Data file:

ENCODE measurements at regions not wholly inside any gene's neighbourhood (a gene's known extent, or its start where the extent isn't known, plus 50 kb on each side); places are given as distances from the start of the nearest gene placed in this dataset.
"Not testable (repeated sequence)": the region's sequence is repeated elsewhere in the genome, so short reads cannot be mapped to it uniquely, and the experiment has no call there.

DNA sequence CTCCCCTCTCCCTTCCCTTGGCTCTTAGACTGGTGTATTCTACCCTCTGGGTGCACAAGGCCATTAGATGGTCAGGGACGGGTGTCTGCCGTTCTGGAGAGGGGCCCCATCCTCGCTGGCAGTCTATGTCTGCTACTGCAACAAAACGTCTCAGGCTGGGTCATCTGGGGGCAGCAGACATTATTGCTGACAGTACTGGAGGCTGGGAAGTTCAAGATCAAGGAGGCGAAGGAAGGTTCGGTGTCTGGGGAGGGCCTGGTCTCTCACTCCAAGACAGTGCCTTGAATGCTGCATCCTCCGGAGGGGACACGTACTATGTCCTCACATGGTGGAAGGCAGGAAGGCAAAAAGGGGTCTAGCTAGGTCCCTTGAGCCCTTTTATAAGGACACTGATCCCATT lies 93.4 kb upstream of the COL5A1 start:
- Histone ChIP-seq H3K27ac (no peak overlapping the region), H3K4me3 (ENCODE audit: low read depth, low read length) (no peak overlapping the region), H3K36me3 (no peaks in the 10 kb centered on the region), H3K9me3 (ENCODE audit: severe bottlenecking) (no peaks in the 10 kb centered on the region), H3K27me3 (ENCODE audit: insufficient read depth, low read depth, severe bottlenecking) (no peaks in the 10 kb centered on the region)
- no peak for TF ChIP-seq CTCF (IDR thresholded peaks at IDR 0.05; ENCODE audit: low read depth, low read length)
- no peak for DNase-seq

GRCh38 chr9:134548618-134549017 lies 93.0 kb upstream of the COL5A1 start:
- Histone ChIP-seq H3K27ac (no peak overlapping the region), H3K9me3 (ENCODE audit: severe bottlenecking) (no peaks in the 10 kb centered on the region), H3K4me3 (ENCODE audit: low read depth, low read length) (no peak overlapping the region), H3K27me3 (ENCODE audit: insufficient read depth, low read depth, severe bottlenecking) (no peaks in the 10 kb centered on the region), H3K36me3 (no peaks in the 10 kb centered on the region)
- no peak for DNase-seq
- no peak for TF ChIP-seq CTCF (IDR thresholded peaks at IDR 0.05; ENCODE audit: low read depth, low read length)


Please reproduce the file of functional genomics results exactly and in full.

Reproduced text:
ENCODE measurements at regions not wholly inside any gene's neighbourhood (a gene's known extent, or its start where the extent isn't known, plus 50 kb on each side); places are given as distances from the start of the nearest gene placed in this dataset.
"Not testable (repeated sequence)": the region's sequence is repeated elsewhere in the genome, so short reads cannot be mapped to it uniquely, and the experiment has no call there.

DNA sequence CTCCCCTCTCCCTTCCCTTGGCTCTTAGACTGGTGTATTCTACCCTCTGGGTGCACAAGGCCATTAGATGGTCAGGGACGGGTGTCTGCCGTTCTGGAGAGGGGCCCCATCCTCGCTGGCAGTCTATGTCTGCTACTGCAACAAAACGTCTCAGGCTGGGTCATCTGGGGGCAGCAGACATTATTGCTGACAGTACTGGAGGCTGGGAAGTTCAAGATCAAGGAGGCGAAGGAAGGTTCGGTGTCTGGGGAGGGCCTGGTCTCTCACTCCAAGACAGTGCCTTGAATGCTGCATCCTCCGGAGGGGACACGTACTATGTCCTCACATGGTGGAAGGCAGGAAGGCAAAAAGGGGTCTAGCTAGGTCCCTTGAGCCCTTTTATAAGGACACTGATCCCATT lies 93.4 kb upstream of the COL5A1 start:
- Histone ChIP-seq H3K27ac (no peak overlapping the region), H3K4me3 (ENCODE audit: low read depth, low read length) (no peak overlapping the region), H3K36me3 (no peaks in the 10 kb centered on the region), H3K9me3 (ENCODE audit: severe bottlenecking) (no peaks in the 10 kb centered on the region), H3K27me3 (ENCODE audit: insufficient read depth, low read depth, severe bottlenecking) (no peaks in the 10 kb centered on the region)
- no peak for TF ChIP-seq CTCF (IDR thresholded peaks at IDR 0.05; ENCODE audit: low read depth, low read length)
- no peak for DNase-seq

GRCh38 chr9:134548618-134549017 lies 93.0 kb upstream of the COL5A1 start:
- Histone ChIP-seq H3K27ac (no peak overlapping the region), H3K9me3 (ENCODE audit: severe bottlenecking) (no peaks in the 10 kb centered on the region), H3K4me3 (ENCODE audit: low read depth, low read length) (no peak overlapping the region), H3K27me3 (ENCODE audit: insufficient read depth, low read depth, severe bottlenecking) (no peaks in the 10 kb centered on the region), H3K36me3 (no peaks in the 10 kb centered on the region)
- no peak for DNase-seq
- no peak for TF ChIP-seq CTCF (IDR thresholded peaks at IDR 0.05; ENCODE audit: low read depth, low read length)